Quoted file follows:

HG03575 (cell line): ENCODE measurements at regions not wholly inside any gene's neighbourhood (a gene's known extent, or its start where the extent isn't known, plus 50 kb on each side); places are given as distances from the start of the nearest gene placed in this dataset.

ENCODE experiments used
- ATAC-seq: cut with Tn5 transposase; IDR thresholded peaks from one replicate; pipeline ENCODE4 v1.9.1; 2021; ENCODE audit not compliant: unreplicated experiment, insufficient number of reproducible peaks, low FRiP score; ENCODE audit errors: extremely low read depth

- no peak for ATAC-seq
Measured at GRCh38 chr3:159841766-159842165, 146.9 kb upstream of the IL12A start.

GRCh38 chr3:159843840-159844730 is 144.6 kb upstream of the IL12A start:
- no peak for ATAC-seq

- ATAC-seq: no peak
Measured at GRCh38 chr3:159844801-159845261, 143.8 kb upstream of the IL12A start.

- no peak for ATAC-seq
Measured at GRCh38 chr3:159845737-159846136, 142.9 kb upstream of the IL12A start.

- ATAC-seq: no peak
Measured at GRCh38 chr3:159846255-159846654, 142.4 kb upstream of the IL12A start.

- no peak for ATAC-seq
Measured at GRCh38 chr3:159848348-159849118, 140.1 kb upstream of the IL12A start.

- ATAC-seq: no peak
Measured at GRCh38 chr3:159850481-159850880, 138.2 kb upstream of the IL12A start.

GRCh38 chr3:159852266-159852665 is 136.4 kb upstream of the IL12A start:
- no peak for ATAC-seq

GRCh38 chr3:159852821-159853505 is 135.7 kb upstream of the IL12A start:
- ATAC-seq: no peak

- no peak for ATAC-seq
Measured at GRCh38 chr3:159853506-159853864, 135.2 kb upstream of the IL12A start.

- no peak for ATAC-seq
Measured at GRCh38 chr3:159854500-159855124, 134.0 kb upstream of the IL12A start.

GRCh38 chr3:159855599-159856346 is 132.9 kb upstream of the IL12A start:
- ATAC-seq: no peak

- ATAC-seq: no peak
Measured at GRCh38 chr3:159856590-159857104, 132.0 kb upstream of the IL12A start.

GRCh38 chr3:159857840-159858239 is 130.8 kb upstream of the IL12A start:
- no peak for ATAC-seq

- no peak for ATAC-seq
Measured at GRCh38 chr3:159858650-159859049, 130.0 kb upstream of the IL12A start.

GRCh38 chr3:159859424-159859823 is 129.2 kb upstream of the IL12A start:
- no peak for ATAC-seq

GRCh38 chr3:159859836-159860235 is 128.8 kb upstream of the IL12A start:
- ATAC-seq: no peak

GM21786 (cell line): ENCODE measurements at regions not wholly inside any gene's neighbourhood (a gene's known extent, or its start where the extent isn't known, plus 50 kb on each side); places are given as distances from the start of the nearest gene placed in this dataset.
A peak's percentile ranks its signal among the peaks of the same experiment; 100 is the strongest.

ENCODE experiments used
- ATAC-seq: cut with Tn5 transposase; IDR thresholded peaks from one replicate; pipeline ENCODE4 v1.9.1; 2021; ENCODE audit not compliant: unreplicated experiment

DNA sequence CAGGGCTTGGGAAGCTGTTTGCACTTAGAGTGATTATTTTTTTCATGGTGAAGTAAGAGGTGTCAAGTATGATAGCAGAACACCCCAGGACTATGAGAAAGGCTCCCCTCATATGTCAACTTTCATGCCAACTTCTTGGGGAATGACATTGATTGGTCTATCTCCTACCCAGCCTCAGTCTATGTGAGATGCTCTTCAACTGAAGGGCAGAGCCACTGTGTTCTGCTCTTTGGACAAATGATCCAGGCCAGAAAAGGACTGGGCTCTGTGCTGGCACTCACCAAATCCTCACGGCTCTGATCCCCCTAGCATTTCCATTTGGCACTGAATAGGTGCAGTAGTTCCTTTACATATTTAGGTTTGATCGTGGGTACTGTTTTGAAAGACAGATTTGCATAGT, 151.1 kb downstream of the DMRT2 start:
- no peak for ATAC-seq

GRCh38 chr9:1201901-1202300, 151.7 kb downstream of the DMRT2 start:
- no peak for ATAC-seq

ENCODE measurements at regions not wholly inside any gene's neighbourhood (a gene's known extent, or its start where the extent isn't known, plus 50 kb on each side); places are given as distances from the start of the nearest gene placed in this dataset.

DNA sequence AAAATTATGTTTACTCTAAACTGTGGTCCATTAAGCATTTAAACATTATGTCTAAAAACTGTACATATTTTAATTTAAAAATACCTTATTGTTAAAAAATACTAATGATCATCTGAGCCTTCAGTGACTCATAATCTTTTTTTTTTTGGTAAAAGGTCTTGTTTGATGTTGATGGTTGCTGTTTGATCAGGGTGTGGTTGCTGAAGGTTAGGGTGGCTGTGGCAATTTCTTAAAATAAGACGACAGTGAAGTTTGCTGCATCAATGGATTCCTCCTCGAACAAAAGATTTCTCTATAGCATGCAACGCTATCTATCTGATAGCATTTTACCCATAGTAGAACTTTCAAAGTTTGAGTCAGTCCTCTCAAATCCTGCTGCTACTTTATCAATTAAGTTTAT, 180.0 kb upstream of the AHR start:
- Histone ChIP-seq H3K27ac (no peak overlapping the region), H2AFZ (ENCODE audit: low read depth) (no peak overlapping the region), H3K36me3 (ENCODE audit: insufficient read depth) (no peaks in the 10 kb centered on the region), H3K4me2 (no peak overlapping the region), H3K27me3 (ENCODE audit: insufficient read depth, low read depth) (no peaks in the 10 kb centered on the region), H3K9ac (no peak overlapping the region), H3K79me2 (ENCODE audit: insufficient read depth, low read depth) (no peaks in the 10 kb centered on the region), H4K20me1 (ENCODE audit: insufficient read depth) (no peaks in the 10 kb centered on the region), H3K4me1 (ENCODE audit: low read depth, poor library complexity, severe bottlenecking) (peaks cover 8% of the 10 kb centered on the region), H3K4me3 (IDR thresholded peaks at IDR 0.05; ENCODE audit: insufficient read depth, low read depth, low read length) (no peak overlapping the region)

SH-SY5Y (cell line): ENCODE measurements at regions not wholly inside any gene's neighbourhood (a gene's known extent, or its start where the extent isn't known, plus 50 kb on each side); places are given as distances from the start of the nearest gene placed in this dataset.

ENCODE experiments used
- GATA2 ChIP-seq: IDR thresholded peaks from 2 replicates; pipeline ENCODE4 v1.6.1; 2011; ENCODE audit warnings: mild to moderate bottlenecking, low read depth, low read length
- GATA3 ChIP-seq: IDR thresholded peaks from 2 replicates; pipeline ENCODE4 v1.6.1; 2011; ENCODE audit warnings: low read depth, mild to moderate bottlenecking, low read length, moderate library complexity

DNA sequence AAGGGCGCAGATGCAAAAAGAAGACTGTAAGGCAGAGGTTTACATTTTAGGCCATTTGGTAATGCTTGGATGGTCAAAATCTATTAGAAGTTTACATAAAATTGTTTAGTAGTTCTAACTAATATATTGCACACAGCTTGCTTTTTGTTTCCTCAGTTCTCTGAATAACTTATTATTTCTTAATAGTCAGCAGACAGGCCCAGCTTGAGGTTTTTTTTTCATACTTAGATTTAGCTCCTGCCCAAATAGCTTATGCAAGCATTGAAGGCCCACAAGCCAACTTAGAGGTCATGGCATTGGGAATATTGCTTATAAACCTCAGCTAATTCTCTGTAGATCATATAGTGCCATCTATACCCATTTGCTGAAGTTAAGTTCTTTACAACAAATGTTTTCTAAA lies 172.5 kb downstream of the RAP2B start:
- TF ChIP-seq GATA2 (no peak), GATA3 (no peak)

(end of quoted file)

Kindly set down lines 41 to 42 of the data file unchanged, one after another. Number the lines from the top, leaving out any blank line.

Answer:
- ATAC-seq: cut with Tn5 transposase; IDR thresholded peaks from one replicate; pipeline ENCODE4 v1.9.1; 2021; ENCODE audit not compliant: unreplicated experiment

DNA sequence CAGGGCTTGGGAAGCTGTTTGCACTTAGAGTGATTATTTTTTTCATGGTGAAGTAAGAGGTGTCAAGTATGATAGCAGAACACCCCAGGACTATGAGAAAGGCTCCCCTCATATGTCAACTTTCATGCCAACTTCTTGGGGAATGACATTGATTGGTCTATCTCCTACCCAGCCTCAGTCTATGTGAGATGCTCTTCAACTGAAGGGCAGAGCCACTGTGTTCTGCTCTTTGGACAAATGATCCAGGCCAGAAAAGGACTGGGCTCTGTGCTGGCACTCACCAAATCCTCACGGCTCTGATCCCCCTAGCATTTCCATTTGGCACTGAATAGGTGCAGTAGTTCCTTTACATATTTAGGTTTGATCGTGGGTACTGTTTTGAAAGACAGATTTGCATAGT, 151.1 kb downstream of the DMRT2 start: